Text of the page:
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No ruling on PolyMet lawsuit motions

A federal judge in Minneapolis will decide later on two motions filed in the lawsuit by environmentalists challenging the U.S. Forest Service land swap for the PolyMet copper mine site. Judge Joan Ericksen on Friday heard two hours of testimony o...

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PolyMet officials give a tour of facilities at the old LTV processing plant near Hoyt Lakes, now owned by PolyMet, in December 2013. (News Tribune file photo)

A federal judge in Minneapolis will decide later on two motions filed in the lawsuit by environmentalists challenging the U.S. Forest Service land swap for the PolyMet copper mine site.

Judge Joan Ericksen on Friday heard two hours of testimony on a motion from the federal government and PolyMet, asking that the case be dismissed, and another motion from the environmental group WaterLegacy that asks the judge to issue an order preventing the land exchange until the case is decided at trial.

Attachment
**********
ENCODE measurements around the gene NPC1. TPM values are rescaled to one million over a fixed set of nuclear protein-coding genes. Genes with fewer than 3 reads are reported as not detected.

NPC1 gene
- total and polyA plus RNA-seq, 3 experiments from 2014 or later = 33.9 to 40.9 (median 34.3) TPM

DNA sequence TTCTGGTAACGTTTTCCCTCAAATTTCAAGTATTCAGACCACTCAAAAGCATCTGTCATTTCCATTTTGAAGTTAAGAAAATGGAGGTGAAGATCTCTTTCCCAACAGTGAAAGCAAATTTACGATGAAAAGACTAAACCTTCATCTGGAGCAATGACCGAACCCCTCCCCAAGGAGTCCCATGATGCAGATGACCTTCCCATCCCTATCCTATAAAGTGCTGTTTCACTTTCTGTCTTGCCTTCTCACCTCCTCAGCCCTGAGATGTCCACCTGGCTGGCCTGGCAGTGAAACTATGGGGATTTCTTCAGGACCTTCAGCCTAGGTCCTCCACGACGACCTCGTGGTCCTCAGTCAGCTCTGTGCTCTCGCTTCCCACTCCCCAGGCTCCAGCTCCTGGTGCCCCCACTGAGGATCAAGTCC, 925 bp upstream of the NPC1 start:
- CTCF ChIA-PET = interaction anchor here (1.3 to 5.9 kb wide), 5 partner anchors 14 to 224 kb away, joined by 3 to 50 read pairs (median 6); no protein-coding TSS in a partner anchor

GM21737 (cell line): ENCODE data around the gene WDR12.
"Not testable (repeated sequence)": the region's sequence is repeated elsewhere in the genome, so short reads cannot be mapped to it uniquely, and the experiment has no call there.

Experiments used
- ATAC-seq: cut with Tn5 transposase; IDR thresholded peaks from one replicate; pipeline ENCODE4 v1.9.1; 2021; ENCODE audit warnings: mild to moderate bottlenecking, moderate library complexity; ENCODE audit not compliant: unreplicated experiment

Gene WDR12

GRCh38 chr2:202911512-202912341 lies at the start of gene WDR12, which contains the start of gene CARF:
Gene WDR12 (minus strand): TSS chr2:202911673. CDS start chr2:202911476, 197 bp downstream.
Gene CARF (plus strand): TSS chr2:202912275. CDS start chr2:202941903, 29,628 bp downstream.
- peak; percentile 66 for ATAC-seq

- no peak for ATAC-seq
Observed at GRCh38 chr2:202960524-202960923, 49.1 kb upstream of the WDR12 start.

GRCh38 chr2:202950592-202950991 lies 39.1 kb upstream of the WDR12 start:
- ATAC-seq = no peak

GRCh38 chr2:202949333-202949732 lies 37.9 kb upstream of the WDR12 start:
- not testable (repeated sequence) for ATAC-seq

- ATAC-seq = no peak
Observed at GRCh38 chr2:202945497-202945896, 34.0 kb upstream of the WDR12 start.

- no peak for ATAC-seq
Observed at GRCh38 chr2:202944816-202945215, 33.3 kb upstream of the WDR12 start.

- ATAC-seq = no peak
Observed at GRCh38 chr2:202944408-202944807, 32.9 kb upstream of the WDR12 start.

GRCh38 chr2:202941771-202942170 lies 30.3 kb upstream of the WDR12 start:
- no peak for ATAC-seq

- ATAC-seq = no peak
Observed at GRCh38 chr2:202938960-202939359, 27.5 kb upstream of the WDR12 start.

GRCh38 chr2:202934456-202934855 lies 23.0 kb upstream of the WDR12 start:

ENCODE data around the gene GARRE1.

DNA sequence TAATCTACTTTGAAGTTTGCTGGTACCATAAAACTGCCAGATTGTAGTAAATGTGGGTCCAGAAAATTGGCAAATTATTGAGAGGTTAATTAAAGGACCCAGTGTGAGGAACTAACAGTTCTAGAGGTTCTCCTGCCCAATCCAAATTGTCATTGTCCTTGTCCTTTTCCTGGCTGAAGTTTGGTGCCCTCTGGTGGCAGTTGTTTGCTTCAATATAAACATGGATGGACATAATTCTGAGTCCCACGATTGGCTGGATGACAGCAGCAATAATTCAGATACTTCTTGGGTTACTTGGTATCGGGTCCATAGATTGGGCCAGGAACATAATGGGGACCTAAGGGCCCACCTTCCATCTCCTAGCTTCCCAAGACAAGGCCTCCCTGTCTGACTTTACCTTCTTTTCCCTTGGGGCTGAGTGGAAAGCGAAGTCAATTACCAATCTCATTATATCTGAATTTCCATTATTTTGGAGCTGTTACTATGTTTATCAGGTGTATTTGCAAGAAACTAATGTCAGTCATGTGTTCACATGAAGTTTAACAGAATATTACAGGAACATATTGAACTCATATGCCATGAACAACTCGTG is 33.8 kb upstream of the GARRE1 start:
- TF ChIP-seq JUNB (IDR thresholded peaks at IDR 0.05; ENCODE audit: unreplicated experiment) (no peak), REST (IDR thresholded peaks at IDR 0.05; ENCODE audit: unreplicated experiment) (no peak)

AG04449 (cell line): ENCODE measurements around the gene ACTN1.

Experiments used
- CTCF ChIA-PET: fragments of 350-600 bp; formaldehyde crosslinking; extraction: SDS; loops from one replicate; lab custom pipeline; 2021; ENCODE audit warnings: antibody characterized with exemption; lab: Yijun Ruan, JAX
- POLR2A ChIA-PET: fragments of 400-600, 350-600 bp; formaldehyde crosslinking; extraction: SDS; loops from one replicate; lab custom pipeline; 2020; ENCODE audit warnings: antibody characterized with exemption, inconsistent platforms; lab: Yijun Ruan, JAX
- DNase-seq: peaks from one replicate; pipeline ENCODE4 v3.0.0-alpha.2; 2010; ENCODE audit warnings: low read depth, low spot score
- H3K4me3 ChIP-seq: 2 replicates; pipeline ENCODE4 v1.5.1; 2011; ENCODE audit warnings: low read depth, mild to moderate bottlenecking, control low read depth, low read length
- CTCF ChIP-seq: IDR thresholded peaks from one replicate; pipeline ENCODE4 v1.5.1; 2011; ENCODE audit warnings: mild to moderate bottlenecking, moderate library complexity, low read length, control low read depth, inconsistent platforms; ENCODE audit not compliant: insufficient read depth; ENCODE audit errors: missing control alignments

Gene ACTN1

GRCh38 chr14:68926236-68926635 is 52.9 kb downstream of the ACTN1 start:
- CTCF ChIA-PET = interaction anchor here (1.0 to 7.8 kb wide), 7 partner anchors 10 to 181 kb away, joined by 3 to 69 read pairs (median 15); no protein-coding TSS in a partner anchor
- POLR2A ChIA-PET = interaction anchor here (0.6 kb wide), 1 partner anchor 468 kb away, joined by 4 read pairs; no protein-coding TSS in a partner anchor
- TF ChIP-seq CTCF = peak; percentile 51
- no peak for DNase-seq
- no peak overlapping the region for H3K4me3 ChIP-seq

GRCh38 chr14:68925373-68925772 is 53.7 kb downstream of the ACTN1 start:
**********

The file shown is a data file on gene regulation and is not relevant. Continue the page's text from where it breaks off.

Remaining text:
Ericksen will issue a written decision on the motions at a later date.

Minnesota-based WaterLegacy in January filed suit in U.S. District Court against the U.S. Forest Service seeking to overturn the agency's approval of a 6,650-acre land swap for the PolyMet copper mine site. The group says the land was drastically undervalued at $550 per acre, shortchanging taxpayers and giving PolyMet a sweetheart deal.

It's one of four separate lawsuits challenging the land swap, the first major federal government action in the PolyMet saga.

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PolyMet needs the Forest Service land between Hoyt Lakes and Babbitt because it sits on top of the deposit of copper, nickel and other valuable metals the company wants to dig - the first-ever copper mine in Minnesota. In exchange for the mine site, PolyMet purchased and is trading to the federal government an equal amount of undeveloped land within the border of the Superior National Forest.

John Myers reports on the outdoors, natural resources and the environment for the Duluth News Tribune. You can reach him at jmyers@duluthnews.com.
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